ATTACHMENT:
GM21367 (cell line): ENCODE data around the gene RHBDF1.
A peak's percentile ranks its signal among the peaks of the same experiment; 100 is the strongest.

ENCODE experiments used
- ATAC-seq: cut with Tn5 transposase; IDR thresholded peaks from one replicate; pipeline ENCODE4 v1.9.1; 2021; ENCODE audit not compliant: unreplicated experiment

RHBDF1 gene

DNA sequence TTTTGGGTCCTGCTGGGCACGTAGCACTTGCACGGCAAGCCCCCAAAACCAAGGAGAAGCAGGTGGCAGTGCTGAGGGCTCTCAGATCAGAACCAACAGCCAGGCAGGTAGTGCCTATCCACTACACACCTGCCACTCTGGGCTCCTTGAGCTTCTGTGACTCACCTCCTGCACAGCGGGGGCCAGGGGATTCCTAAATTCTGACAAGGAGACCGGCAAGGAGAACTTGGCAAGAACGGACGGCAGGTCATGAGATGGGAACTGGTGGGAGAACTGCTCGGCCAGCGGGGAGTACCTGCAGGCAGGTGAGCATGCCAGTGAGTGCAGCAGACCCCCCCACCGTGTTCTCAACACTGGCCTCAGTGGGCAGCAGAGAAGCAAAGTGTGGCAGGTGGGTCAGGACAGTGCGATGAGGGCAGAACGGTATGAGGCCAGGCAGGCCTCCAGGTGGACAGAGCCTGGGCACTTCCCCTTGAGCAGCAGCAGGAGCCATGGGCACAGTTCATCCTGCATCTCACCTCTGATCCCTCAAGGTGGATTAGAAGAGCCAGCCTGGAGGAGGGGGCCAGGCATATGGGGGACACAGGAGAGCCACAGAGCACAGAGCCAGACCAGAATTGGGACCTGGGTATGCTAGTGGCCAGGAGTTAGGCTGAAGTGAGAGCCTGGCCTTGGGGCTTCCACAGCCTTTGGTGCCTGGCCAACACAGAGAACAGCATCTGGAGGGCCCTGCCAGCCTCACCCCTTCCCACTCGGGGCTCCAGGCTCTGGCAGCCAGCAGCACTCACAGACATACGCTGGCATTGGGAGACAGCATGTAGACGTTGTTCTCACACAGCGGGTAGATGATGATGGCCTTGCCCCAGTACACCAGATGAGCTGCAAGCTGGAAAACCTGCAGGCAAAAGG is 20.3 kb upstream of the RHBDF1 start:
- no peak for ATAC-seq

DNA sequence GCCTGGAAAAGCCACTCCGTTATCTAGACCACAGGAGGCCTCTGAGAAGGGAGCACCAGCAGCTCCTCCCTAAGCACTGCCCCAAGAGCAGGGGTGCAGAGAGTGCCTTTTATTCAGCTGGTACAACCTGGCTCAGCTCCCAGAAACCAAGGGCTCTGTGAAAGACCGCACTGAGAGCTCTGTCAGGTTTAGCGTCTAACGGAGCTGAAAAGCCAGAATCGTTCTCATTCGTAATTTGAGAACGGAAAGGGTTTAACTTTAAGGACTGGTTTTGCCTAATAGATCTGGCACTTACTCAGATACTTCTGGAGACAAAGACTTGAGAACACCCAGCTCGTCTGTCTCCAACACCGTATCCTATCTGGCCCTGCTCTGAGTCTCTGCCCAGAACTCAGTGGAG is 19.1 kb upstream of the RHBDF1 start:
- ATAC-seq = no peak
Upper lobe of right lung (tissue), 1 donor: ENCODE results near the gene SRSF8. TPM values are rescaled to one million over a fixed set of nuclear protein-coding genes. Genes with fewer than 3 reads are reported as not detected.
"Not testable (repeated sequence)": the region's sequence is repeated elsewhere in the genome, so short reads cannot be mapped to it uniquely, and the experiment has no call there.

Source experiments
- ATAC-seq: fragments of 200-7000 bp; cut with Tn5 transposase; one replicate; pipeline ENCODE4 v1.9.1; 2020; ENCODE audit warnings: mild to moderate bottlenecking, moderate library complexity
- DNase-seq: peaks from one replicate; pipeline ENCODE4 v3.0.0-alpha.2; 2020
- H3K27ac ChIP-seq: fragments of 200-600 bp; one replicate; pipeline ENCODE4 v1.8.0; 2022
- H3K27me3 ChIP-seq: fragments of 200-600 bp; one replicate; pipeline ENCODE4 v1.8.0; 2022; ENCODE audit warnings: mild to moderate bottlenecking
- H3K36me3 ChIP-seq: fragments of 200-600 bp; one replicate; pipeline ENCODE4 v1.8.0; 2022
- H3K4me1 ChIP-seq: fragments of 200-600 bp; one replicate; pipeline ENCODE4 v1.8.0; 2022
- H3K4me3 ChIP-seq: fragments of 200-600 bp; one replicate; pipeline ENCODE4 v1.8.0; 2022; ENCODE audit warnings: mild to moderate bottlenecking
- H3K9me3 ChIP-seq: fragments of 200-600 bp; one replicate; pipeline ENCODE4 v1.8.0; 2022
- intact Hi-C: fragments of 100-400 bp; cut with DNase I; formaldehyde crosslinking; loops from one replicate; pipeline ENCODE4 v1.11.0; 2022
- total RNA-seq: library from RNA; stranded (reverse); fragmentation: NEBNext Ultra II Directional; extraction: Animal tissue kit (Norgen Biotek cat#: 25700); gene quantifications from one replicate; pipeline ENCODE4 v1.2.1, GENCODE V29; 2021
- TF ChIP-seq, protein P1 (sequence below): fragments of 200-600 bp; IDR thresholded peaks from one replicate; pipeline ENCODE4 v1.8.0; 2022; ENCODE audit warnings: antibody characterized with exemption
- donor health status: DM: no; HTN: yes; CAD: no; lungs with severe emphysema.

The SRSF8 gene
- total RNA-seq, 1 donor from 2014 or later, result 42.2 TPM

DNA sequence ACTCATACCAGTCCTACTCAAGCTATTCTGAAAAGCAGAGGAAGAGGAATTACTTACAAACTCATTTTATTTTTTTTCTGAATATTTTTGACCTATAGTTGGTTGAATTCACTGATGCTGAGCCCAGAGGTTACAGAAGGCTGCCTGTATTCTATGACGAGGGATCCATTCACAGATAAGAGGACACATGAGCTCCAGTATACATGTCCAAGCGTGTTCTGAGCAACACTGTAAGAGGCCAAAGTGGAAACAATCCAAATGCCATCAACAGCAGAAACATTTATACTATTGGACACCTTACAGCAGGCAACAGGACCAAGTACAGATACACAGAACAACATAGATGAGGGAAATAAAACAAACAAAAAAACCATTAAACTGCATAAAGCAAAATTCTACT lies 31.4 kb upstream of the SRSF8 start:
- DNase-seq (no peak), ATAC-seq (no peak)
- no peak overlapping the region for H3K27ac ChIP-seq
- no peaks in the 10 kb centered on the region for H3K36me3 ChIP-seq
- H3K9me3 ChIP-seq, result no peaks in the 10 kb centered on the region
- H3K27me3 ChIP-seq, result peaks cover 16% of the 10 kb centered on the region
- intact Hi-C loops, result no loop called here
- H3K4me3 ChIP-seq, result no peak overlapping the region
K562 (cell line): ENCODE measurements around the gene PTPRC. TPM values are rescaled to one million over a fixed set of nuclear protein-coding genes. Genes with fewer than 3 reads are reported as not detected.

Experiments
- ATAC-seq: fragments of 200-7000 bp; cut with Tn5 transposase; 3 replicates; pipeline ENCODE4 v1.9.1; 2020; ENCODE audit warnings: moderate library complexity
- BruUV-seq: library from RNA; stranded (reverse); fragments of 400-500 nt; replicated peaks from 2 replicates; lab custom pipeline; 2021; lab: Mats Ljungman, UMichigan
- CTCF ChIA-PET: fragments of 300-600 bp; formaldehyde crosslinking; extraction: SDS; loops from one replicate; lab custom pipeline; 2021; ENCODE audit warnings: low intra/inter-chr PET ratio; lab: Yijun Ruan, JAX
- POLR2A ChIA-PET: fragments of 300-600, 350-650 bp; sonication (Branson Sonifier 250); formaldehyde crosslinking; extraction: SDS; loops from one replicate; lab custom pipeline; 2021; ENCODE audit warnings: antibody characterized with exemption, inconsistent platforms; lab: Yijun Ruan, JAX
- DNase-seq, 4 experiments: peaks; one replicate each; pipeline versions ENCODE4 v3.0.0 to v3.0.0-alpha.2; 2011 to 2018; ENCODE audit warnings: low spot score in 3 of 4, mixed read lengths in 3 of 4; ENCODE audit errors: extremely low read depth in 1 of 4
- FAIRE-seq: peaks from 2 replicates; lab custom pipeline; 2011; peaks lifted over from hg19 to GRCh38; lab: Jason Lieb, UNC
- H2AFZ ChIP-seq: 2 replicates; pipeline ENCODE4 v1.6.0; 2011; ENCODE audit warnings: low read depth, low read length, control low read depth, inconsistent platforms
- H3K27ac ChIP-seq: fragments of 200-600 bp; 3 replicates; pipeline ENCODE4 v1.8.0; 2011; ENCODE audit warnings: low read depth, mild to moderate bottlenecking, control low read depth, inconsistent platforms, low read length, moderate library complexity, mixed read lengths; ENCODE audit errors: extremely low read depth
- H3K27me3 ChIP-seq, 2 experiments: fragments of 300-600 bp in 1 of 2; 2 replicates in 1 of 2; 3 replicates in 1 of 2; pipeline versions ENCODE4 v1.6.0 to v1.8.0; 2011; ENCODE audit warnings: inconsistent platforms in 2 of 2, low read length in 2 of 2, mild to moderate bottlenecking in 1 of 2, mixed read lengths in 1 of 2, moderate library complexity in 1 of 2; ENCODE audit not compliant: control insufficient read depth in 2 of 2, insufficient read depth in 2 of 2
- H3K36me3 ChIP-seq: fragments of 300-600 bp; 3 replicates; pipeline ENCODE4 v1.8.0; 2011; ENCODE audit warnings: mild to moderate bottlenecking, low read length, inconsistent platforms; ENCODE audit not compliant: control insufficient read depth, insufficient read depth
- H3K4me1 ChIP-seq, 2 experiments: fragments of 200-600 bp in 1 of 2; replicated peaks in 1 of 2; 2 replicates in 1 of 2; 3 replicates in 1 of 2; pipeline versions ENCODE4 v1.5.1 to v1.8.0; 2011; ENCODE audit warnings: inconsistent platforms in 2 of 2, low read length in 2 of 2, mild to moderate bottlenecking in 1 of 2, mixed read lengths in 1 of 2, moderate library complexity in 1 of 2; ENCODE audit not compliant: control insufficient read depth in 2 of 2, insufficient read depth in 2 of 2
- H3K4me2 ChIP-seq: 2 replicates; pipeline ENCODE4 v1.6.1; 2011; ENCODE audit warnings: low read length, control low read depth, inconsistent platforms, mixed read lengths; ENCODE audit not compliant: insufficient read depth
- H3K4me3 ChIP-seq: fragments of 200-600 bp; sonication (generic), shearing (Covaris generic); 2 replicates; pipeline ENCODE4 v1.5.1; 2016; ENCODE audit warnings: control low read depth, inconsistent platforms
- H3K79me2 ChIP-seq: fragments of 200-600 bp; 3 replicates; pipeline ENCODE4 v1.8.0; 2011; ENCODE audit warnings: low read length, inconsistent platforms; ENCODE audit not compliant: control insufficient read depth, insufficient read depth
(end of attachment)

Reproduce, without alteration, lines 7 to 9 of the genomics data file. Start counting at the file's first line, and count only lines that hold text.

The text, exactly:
- no peak for ATAC-seq

DNA sequence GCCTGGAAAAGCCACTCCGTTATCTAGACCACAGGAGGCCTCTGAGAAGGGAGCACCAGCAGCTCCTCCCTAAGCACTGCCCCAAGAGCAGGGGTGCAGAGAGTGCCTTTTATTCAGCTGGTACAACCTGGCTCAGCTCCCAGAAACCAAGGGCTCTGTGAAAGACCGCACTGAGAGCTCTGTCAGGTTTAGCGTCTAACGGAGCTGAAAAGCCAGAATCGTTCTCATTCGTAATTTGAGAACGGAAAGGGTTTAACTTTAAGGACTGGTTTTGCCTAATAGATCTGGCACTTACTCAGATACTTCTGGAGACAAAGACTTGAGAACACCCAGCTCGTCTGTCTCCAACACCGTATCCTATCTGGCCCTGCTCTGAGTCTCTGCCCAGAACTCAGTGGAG is 19.1 kb upstream of the RHBDF1 start:
- ATAC-seq = no peak